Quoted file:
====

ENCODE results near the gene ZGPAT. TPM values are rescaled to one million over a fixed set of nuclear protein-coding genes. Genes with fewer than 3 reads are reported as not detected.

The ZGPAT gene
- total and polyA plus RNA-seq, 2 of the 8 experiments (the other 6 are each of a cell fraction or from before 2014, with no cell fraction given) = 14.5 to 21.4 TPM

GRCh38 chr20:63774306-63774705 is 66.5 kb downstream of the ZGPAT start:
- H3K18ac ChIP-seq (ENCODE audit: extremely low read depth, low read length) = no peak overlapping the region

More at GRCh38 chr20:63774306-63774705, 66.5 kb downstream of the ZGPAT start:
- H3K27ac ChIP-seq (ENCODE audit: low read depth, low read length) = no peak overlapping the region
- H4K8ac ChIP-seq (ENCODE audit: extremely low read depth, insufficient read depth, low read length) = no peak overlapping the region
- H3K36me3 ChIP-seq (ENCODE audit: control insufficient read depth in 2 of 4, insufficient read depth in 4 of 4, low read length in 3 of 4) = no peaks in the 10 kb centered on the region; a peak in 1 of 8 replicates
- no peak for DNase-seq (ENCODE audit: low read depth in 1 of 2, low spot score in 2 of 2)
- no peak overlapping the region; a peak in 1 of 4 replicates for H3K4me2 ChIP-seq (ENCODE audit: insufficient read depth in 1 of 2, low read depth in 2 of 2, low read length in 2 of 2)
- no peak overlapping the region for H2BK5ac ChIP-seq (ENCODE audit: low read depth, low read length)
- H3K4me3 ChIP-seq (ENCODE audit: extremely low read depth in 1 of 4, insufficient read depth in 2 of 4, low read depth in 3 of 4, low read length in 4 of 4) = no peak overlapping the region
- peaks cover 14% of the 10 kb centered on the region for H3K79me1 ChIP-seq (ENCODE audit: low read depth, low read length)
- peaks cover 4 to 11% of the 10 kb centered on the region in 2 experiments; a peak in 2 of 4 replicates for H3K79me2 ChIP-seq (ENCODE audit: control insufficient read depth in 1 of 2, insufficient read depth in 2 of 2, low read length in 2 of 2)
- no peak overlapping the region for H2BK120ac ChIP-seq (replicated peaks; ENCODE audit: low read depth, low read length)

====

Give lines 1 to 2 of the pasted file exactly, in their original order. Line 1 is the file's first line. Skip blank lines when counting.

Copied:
ENCODE results near the gene ZGPAT. TPM values are rescaled to one million over a fixed set of nuclear protein-coding genes. Genes with fewer than 3 reads are reported as not detected.

The ZGPAT gene